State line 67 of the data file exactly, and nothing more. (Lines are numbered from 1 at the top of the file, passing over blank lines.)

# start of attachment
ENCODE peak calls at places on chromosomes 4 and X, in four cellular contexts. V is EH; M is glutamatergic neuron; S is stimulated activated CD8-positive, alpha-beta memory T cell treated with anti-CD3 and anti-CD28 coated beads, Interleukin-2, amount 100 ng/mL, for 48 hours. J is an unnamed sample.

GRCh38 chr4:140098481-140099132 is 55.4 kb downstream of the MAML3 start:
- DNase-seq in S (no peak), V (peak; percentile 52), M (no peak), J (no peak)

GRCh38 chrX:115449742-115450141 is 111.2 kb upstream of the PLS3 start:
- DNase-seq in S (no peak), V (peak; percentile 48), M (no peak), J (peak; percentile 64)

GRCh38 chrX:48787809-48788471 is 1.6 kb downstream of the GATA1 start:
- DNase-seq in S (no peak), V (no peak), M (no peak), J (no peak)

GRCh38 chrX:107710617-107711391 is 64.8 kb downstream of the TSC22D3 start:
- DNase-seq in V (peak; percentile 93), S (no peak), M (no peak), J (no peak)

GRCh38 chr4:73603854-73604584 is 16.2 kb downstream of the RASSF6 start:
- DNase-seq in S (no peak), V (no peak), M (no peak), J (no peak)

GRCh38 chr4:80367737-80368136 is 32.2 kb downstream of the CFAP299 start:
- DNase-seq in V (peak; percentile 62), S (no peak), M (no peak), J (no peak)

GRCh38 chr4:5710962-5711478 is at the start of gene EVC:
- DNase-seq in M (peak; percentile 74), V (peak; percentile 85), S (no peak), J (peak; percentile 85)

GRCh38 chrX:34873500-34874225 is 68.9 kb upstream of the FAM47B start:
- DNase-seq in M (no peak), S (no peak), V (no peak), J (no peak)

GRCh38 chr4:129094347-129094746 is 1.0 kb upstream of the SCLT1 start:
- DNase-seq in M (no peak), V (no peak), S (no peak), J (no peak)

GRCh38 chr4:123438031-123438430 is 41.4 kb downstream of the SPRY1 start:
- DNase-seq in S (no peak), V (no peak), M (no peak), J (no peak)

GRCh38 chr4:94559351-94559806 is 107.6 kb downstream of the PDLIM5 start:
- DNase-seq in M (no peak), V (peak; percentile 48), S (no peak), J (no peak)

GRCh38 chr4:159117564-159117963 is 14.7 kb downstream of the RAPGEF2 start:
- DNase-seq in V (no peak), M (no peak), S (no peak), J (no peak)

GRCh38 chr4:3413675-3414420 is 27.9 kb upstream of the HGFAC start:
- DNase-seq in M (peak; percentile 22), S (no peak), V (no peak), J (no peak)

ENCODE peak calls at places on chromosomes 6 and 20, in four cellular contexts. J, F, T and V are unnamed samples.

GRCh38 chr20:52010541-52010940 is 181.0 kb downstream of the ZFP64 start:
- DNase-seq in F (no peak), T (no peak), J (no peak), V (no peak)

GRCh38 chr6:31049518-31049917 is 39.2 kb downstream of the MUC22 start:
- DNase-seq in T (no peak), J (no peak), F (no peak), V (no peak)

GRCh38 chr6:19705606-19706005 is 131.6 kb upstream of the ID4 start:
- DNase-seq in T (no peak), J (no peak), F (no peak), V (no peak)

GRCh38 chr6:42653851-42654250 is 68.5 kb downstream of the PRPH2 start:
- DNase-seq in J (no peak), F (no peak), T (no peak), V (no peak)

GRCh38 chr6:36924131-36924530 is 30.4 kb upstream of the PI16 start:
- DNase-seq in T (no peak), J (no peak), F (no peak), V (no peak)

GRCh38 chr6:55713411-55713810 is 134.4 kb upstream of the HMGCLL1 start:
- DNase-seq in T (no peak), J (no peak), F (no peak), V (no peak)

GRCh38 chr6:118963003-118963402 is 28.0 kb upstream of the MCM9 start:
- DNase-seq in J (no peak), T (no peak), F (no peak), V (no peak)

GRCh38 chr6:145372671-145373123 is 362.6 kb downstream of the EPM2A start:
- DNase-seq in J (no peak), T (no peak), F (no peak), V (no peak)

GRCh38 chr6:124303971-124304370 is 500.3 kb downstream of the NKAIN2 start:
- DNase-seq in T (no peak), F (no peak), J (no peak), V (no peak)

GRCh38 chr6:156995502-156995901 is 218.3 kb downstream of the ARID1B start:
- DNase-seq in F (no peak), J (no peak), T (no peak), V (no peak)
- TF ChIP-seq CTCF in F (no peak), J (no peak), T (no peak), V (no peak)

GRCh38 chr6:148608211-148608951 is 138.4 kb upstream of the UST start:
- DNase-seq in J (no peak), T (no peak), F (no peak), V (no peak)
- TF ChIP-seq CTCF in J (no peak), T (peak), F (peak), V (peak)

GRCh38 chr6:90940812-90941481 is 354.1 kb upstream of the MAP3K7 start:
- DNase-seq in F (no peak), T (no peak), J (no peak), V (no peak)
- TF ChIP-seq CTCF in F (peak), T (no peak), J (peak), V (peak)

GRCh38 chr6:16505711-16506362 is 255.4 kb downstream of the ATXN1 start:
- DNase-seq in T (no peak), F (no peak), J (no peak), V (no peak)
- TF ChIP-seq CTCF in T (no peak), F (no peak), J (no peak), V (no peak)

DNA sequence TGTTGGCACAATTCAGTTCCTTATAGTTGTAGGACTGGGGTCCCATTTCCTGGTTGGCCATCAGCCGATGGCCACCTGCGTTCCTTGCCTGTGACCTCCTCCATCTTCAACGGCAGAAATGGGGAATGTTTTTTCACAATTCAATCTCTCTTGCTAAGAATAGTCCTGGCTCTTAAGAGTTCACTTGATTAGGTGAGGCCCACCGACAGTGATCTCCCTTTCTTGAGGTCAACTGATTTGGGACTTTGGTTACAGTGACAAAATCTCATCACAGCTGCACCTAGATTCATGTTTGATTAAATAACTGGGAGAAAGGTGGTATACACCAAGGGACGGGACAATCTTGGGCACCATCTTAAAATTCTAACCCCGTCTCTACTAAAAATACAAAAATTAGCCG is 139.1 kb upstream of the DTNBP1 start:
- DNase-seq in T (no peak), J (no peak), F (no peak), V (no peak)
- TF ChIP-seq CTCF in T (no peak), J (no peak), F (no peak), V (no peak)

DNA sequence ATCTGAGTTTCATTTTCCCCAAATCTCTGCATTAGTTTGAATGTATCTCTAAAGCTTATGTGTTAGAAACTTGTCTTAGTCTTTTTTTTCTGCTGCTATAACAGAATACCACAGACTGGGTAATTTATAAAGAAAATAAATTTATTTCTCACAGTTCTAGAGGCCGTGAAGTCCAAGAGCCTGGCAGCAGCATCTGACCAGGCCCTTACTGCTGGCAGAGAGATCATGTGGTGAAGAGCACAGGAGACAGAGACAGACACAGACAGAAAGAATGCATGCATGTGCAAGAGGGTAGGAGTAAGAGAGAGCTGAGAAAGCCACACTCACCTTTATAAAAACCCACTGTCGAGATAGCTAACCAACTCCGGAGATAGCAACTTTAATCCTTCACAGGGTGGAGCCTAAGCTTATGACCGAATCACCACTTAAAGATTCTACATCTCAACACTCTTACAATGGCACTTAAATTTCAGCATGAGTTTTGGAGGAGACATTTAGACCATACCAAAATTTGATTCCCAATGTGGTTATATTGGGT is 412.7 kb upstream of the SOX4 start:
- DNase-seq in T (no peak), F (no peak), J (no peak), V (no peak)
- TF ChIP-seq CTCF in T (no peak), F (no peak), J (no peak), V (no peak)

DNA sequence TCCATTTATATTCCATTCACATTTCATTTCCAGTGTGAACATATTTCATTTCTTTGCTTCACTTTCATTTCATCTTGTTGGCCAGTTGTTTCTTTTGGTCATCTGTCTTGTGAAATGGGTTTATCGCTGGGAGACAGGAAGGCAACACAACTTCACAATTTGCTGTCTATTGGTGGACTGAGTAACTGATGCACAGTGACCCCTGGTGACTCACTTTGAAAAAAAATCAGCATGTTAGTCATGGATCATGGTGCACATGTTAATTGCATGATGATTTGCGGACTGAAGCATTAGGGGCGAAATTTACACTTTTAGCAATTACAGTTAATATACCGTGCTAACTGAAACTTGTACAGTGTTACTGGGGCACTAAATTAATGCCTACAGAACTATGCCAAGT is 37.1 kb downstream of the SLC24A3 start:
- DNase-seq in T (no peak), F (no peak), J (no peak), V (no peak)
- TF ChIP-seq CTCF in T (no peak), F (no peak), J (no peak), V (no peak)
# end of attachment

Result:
- TF ChIP-seq CTCF in T (no peak), F (no peak), J (no peak), V (no peak)